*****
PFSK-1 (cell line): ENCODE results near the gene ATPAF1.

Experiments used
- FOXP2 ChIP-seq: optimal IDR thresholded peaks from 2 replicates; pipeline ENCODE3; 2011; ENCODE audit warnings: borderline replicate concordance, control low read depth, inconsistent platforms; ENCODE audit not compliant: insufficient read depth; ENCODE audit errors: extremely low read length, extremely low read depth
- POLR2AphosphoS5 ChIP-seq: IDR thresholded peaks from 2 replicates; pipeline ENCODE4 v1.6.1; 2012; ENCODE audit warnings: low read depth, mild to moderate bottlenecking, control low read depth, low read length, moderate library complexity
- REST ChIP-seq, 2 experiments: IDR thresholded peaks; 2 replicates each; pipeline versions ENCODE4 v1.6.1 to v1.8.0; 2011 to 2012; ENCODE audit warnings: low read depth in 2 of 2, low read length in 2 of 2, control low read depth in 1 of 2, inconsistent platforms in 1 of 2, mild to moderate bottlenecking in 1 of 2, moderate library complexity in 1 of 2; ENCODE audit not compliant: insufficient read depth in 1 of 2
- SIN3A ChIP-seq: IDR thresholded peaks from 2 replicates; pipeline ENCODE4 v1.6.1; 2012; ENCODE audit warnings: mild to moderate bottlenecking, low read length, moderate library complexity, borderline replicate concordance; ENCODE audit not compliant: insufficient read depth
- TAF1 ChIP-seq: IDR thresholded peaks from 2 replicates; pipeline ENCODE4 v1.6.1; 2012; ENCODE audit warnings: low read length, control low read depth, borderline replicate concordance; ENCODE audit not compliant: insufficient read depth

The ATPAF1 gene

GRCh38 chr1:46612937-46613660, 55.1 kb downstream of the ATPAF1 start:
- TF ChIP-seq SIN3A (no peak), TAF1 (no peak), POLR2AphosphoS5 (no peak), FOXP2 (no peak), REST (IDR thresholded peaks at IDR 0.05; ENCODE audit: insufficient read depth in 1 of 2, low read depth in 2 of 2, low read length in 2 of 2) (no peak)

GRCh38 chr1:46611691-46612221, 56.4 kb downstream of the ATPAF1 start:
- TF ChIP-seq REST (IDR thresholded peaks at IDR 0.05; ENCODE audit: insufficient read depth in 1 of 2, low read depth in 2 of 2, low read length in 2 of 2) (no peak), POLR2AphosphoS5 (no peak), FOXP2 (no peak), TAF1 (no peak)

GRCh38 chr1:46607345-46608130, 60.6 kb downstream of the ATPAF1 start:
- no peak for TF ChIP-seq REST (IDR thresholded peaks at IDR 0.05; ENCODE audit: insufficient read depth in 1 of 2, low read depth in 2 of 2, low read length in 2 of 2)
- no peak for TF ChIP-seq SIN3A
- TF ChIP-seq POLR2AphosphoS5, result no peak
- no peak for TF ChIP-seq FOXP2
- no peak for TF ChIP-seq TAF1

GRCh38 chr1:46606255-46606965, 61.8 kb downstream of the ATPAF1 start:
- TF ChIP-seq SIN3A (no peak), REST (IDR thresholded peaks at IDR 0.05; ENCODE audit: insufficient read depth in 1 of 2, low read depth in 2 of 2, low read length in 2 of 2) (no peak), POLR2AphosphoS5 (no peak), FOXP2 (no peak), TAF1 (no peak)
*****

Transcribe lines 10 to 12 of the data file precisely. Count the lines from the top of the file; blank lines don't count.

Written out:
- TF ChIP-seq SIN3A (no peak), TAF1 (no peak), POLR2AphosphoS5 (no peak), FOXP2 (no peak), REST (IDR thresholded peaks at IDR 0.05; ENCODE audit: insufficient read depth in 1 of 2, low read depth in 2 of 2, low read length in 2 of 2) (no peak)

GRCh38 chr1:46611691-46612221, 56.4 kb downstream of the ATPAF1 start:
- TF ChIP-seq REST (IDR thresholded peaks at IDR 0.05; ENCODE audit: insufficient read depth in 1 of 2, low read depth in 2 of 2, low read length in 2 of 2) (no peak), POLR2AphosphoS5 (no peak), FOXP2 (no peak), TAF1 (no peak)